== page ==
Studies in animals have shown that coating a button battery in honey can slow down the reaction of the battery inside the animal’s food pipe. This raises the question of whether to give a child honey if they accidentally swallow a button battery.

The answer isn’t straightforward. Here’s why:

  • It takes a lot of honey to slow the reaction – 2 spoonfuls every 10 minutes. Which may not be possible if your child is not willing to eat anything or is being sick.
  • Giving this much honey may make your child sick – which wouldn’t be helpful in this situation.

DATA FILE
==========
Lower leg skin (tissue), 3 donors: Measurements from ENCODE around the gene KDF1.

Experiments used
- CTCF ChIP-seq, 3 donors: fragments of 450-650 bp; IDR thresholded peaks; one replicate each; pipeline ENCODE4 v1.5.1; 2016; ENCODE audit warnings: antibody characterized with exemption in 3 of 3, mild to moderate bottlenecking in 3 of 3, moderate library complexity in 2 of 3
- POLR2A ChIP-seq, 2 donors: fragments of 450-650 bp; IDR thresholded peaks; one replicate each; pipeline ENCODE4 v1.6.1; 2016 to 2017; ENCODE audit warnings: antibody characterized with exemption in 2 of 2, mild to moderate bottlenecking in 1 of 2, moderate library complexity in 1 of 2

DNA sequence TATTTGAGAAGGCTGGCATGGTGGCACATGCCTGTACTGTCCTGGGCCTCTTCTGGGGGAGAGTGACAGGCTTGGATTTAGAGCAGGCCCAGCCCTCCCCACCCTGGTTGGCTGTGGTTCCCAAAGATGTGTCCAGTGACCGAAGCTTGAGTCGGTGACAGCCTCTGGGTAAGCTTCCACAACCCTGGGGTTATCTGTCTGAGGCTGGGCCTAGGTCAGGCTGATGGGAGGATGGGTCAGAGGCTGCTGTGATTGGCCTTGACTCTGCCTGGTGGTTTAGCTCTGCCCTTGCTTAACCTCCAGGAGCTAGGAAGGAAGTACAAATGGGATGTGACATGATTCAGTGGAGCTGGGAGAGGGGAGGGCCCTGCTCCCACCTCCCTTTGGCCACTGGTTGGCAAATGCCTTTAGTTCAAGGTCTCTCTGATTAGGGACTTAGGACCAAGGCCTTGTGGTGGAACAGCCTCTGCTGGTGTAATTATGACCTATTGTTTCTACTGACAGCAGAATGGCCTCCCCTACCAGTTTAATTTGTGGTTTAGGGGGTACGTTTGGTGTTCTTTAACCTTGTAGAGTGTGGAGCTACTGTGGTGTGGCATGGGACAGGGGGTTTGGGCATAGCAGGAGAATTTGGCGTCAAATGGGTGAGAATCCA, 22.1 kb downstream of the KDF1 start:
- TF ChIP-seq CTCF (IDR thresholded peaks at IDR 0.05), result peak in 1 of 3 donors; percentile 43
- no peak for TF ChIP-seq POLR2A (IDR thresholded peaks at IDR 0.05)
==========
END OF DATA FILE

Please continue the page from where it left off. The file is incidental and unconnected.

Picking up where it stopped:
• If your child needs general anaesthetic to remove the battery, it’s not ideal if they’ve had anything to eat or drink.
  • Honey shouldn’t be given to children under 1.
  • If you don’t have runny honey to hand, a few minutes delay trying to find honey and get your child to take it means delay getting to emergency doctors who can help.

So, the advice from doctors in the UK is, unless you have a long distance to the nearest A&E, getting to hospital as quickly as possible is the number one priority.

Learn what to do in an emergency

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